GE Healthcare nuclear medicine imaging systems
Recall for product correction
Health professionals and consumers are advised that GE Healthcare, in consultation with the TGA, has initiated a recall for product correction for a number of its nuclear medicine imaging systems.
Nuclear medicine imaging systems are used to take images of parts of the body to diagnose a variety of diseases.
GE Healthcare has advised hospitals and radiology clinics that have the affected nuclear medicine imaging system to stop using the machine until it can be inspected by a GE technician.
This action has been taken in response to an incident in the United States, in which a patient died due to injuries sustained when a portion of an Infinia Hawkeye 4 nuclear medicine imaging system fell onto them during a scan. It has been identified that the bolts securing the camera to the gantry were loose, resulting in stresses on the imaging system support mechanism.
Please note that there have been no deaths or injuries relating to this issue reported in Australia.
All types and manufacturing dates of the following GE Healthcare nuclear medicine imaging systems are affected:
- Infinia and Infinia Hawkeye nuclear medicine systems
- VG and VG Hawkeye nuclear medicine systems
- Helix nuclear medicine systems (manufactured by Elscint Ltd).
Additionally, the following specific models are also affected:
- Brivo NM615
- Discovery NM630
- Discovery NM/CT670
- Optima NM/CT640.
Information for consumers
GE Healthcare has contacted all hospitals and clinics that have one of the affected nuclear medicine imaging systems and has advised them to stop using the system until it can be inspected.
Due to the prevalence of affected nuclear medicine imaging systems in Australia and the need to have such systems inspected regarding this issue before use, there may be delays in accessing some diagnostic scan services.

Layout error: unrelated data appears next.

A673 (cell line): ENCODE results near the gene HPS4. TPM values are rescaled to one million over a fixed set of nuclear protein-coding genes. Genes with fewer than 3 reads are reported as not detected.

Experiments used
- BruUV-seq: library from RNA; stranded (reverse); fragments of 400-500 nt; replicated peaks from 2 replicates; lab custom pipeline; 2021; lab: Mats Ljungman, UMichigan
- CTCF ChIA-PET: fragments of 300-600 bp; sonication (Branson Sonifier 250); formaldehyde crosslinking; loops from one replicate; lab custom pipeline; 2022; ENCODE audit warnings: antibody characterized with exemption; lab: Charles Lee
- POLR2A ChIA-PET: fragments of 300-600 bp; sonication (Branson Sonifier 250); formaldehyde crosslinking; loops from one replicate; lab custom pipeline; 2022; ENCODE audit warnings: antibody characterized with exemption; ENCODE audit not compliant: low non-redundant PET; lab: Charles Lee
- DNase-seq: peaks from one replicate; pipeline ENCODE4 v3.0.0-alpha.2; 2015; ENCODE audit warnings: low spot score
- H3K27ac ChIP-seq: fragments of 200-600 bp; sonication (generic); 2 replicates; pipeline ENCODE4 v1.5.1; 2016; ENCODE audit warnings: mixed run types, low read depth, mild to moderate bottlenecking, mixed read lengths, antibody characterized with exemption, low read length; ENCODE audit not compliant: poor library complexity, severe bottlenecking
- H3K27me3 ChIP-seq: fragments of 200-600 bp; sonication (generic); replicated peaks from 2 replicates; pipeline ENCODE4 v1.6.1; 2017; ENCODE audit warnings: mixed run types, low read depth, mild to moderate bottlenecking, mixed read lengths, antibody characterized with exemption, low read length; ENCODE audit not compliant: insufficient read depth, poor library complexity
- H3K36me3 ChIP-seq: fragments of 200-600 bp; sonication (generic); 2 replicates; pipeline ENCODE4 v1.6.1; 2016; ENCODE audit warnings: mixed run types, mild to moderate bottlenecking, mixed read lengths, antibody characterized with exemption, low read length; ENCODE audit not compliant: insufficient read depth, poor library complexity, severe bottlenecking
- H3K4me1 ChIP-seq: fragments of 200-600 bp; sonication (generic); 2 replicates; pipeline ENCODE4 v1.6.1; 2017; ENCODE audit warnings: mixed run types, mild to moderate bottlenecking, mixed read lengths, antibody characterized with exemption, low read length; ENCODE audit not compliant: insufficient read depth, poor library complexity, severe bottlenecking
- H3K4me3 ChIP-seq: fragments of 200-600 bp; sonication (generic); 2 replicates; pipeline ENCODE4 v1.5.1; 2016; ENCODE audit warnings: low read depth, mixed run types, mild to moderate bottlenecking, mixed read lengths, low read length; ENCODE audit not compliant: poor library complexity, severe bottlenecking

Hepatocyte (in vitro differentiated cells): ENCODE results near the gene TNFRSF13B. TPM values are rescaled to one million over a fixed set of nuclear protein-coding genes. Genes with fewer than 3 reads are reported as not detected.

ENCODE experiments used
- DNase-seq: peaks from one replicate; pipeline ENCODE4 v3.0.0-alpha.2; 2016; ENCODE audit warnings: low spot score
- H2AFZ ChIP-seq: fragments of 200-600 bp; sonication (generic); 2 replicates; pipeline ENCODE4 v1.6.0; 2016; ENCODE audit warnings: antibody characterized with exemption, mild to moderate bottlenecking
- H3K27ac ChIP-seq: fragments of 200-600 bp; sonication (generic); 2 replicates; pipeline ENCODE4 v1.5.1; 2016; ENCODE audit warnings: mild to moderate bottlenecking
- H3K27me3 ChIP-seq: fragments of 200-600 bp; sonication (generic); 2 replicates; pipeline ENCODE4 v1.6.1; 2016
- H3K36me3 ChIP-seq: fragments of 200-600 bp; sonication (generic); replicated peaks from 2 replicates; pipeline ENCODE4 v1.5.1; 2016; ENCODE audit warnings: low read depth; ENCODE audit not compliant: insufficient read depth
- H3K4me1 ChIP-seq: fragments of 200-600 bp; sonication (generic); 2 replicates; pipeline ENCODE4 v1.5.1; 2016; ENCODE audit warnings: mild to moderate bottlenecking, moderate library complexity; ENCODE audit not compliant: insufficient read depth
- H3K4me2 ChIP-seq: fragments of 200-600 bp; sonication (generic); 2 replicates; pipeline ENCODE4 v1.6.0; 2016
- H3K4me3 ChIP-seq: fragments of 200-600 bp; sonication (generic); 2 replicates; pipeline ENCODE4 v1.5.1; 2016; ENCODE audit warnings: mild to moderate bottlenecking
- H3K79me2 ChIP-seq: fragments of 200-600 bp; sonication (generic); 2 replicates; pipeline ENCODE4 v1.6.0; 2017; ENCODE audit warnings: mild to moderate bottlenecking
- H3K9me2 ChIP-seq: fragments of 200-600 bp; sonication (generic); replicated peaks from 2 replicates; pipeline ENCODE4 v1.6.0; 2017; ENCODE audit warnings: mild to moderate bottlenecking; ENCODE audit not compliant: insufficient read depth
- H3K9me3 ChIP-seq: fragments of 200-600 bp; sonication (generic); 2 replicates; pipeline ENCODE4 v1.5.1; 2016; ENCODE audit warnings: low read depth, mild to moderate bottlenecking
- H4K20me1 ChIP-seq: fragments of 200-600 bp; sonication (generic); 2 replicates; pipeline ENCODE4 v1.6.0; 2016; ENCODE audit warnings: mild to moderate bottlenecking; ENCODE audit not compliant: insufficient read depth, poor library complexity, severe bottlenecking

If you have any questions or concerns about the above issue, please talk to your health professional.
Information for health professionals, nuclear medicine technologists, hospitals and imaging clinics
GE Healthcare has contacted all hospitals and clinics that have one of the affected nuclear medicine imaging systems and advised them to stop using the system until it can be inspected.
GE Healthcare will inspect all affected systems to verify that the support mechanism fasteners are secured properly. If an issue with the support mechanism fasteners is found on your system, this will be corrected by GE Healthcare.
Nuclear medicine technologists and other health professionals are asked to report any problems, near misses, or adverse events associated with the use of nuclear medicine imaging systems.
Consumers and health professionals are encouraged to report problems with medical devices. For more information see the TGA Incident Reporting and Investigation Scheme (IRIS).
The TGA cannot give advice about an individual's medical condition. You are strongly encouraged to talk with a health professional if you are concerned about a possible adverse event associated with a medical device.